Newcomer Ben Whishaw’s cheekbones fairly ache with grief in the title role of Trevor Nunn’s new “Hamlet,” which marks this director’s third engagement with the play. (Nunn directed his first at age 17, when he was six years younger than his current anguished Dane.) Youth is both the virtue — and, at times, the defect — of this production. Taking his solo bow to rapturous cheers on opening night, the little-known Whishaw (he had a supporting role in “His Dark Materials” at the National) looked visibly, and rightly, overwhelmed by the response, not least since he is treading the same Old Vic stage whose previous Hamlets have included Olivier, Gielgud, Michael Redgrave and Peter O’Toole. But rather than hark back to that tradition, Whishaw, I suspect, points a way forward: His is a very 21st-century, barely post-adolescent Hamlet, prone to indrawn, pouty sorrow and sudden bursts of rage.
Those wanting nobility of bearing (think Ralph Fiennes) or spirit (for that one, Simon Russell Beale’s your man) should look elsewhere. It’s pointless to criticize an unformed actor for what he doesn’t possess when the raison d’etre of Nunn’s casting is what Whishaw uniquely provides. This Hamlet is no Everyman or vengeful warrior or even a dry, acidic wit; what Whishaw offers is an impetuous and unkempt youngster, forlorn and bereft, whose androgynous, even anemic looks — somebody take the guy to McDonald’s! — tally with the modern age. One could just as easily imagine him slumming it in the corridors of CAA as considering various methods of suicide during “to be or not to be.” (Will it be the knife or the pills?)
Several days later, I spotted Whishaw in Covent Garden and was struck by the pained expression he sports even crossing the street. (Then again, so do most of us, confronted with London traffic.) The actor wears petulant sadness like your typical sulky teenager’s badge of honor — Whishaw looks even younger than he is — and isn’t afraid to show his sensitive side. His is easily the teariest Hamlet in my experience: More than one soliloquy is either delivered through choked sobs or ends with the performer thrashing himself in despair to the ground.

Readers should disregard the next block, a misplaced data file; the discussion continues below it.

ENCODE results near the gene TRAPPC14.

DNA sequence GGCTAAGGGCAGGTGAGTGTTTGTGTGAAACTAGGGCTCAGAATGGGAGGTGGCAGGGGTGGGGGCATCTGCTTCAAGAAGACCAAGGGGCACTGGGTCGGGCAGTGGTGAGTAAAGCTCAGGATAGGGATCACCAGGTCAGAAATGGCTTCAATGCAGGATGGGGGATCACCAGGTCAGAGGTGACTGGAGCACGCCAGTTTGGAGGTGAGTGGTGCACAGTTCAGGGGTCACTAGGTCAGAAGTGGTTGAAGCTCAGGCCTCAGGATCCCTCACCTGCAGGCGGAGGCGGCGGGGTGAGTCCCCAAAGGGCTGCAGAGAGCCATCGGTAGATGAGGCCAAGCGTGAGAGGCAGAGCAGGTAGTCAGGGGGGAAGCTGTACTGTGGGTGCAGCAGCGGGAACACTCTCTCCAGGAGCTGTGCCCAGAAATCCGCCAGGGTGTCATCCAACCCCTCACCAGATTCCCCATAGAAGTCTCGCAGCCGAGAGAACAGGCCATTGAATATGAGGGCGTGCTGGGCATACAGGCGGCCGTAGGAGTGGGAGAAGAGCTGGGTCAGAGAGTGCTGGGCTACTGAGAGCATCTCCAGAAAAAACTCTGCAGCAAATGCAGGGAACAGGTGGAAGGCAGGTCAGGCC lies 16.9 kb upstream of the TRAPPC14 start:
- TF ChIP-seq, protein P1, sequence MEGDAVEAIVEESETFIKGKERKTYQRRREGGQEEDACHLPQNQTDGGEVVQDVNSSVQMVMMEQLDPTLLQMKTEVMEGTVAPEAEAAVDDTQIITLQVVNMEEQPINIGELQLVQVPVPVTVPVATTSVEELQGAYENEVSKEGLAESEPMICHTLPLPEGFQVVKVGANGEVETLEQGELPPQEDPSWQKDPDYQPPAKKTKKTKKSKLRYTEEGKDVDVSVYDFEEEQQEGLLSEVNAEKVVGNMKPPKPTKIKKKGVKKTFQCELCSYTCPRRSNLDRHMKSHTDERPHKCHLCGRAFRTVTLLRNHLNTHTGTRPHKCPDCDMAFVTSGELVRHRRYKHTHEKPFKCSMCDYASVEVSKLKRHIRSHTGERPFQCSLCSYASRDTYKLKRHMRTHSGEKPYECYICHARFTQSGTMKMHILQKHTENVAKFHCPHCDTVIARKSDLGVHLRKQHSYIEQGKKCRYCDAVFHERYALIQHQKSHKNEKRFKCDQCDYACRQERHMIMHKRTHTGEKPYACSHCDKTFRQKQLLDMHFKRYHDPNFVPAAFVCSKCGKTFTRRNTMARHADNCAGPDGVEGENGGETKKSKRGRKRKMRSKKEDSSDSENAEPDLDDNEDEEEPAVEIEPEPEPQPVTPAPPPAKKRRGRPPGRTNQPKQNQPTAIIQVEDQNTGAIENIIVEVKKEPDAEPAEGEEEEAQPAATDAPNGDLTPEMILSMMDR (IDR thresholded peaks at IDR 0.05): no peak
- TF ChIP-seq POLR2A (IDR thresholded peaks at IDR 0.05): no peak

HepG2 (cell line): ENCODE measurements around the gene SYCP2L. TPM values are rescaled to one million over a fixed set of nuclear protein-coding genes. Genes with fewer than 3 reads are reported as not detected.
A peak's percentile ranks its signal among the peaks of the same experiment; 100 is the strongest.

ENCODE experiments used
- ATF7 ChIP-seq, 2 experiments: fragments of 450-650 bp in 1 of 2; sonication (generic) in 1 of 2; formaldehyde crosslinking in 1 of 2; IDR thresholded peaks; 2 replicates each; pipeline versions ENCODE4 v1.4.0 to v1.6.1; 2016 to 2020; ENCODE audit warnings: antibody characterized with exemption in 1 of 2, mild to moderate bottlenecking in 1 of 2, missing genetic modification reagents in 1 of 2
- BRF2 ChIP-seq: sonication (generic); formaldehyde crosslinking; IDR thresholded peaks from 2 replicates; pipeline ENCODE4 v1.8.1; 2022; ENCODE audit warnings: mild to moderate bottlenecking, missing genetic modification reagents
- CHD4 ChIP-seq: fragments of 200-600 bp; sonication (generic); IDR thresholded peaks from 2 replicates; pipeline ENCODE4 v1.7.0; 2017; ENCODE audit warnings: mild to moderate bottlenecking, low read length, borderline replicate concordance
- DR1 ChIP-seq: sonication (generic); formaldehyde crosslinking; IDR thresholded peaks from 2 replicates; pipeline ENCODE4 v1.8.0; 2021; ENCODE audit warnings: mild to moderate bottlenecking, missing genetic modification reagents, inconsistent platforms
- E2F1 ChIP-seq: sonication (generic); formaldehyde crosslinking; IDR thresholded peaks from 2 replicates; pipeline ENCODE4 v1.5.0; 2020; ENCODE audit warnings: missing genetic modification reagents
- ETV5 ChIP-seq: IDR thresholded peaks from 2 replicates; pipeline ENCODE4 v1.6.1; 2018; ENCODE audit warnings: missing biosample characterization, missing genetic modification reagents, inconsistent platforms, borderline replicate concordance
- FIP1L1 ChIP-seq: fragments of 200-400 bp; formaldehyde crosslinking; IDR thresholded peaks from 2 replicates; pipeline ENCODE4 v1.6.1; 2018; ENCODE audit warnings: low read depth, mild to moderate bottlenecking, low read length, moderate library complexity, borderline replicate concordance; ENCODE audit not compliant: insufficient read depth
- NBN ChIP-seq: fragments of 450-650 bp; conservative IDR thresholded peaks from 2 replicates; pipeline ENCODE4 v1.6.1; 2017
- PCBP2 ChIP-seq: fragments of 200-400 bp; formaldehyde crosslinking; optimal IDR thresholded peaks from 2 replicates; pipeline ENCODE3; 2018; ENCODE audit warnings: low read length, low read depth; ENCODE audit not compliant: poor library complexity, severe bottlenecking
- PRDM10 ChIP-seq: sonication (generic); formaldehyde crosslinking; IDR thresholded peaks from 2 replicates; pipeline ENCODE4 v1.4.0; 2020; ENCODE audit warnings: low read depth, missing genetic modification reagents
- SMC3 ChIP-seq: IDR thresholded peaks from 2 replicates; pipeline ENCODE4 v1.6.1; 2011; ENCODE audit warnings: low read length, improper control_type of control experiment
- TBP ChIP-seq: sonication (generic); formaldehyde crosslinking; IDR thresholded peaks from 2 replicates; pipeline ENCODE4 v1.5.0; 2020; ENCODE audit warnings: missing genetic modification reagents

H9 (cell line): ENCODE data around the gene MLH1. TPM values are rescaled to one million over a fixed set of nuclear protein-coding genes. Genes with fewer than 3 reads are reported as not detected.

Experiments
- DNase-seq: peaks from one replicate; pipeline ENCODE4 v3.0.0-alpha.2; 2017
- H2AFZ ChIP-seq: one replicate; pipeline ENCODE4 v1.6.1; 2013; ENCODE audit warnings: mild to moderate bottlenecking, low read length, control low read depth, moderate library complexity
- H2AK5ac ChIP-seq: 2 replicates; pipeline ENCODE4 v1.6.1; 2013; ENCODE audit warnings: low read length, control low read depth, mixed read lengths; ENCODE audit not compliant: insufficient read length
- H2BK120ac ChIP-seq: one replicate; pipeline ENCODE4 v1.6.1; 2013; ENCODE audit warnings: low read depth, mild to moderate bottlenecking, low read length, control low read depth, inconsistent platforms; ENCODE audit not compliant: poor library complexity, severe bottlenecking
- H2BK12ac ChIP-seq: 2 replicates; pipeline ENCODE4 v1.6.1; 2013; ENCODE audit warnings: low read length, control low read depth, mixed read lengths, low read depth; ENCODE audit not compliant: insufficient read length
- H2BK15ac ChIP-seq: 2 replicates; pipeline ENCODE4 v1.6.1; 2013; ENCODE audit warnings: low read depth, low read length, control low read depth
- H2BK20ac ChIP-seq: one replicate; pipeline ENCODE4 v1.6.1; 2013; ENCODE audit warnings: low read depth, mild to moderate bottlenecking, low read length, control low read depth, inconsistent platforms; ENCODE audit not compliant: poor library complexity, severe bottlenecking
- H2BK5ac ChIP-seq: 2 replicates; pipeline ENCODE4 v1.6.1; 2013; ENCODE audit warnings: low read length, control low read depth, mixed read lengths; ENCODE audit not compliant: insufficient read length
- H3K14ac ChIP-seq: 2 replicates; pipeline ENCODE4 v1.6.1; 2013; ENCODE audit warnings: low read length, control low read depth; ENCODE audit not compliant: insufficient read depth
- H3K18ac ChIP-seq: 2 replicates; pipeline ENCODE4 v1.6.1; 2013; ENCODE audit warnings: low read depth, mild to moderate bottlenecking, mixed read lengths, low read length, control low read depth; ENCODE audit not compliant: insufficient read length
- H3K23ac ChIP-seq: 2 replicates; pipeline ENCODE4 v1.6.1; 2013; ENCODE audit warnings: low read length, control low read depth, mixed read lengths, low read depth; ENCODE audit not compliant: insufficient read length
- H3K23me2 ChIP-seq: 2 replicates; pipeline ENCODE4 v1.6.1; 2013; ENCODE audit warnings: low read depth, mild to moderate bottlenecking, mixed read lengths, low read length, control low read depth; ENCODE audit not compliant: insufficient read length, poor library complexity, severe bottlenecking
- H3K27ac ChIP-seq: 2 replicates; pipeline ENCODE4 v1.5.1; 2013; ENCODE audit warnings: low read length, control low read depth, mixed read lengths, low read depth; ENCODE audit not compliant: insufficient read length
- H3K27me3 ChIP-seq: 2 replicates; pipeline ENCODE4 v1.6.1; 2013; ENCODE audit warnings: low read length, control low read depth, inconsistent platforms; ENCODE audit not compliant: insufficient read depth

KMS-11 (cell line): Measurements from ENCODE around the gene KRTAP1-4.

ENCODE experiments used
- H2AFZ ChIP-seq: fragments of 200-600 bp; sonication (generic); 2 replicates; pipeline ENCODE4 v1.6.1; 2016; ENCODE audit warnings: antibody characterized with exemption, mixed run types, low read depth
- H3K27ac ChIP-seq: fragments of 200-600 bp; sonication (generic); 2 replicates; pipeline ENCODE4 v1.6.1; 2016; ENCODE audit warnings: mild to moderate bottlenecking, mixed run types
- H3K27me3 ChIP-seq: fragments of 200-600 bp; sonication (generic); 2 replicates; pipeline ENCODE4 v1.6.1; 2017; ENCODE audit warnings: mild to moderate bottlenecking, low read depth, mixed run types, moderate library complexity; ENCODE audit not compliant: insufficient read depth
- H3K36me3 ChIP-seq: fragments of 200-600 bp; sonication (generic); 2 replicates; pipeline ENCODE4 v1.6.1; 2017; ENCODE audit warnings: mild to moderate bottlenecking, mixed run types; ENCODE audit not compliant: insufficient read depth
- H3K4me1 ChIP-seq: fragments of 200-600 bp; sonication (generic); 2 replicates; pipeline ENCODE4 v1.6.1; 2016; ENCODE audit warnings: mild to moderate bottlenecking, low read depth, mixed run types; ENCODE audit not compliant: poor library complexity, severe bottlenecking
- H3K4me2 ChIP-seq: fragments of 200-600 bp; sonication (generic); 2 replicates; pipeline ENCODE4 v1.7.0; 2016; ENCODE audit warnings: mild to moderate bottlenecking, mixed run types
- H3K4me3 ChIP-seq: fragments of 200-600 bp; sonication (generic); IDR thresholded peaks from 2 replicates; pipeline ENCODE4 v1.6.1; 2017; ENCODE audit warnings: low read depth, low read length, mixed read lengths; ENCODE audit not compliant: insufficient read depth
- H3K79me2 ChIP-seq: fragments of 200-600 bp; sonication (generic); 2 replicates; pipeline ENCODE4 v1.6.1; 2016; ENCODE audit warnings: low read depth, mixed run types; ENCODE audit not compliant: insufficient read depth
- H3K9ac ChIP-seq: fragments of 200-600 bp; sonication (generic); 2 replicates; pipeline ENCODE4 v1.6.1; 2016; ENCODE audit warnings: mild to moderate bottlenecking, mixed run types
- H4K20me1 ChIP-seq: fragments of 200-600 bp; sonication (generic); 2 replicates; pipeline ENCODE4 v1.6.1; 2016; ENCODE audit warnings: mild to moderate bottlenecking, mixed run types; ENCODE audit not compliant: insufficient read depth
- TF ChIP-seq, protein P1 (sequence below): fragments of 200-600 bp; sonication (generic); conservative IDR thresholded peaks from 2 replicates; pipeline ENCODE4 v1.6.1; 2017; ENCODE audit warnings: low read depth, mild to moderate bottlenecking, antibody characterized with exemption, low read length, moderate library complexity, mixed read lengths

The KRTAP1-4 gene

The gain, I suppose, is an immediacy of feeling: After all, losing a father at such a young age, as Hamlet has, doesn’t prompt the sorts of emotions you leave pent up. And first appearing in a woolen cap, his black clothes at odds with the white party togs of his celebrity-conscious mother, Gertrude (Imogen Stubbs), and her bleach-blond amour, Claudius (Tom Mannion), Hamlet occupies the necessary remove from the carnal goings-on at court that cause him to avert his gaze.
Rarely, too, has Hamlet’s cavalier treatment of Ophelia (played by a slouchy Samantha Whittaker, 19) made so much sense. Sex isn’t something in which Hamlet has exactly been sensibly schooled, so it seems fair enough that he should prefer the male bonhomie of Rosencrantz and Guildenstern (here exceedingly genially played by Edward Hughes and Kevin Wathen) than some shy, smitten rock-and-roller who leaps around her room to the Strokes.
After a while, however, the teariness does pall. Whishaw is so busy exhibiting every possible emotional response that he preempts the possibility that the audience might have one of its own. And as if to prove the theatrical dictum that stage crying almost always leaves the audience dry-eyed, this “Hamlet,” for all its exhibitionism, isn’t remotely moving: Never once does one feel the force field of sorrow that Russell Beale, say, wrapped around him like an invisible cloak.
The production’s assets, then, are highly specific, and they include, as with almost all Nunn’s classical work, the remarkable lucidity that is this director’s greatest gift. It’s not just the modern-dress apparel and contemporary attitudes that commend this staging to students who surely will eat it up.
For all the fuss surrounding Whishaw, some of the senior actors are actually more startling. As Polonius, Nicholas Jones isn’t just a silly buffoon but an amiably dim man who does at least mean well. His quietly affecting work contrasts well with Whishaw, who, for someone so young, can be surprisingly actorish. The physical mannerisms, for instance, with which he plays at being young seem unnecessary given that Whishaw actually is young.
And as a Gertrude who gradually turns away from her lover to find herself haunted by the behavior of her son, Stubbs (aka Mrs. Nunn) gives a career-best perf, her sad-eyed chic a study in the way in which carefree insouciance can upend those of a certain class. While Whishaw cuts the kind of Hamlet who has to pull up his pants before battling Rory Kinnear’s rabidly distraught Laertes, Stubbs finds the inherent drama in composure. She knows enough, as Hamlet so simply puts it, to “let be.”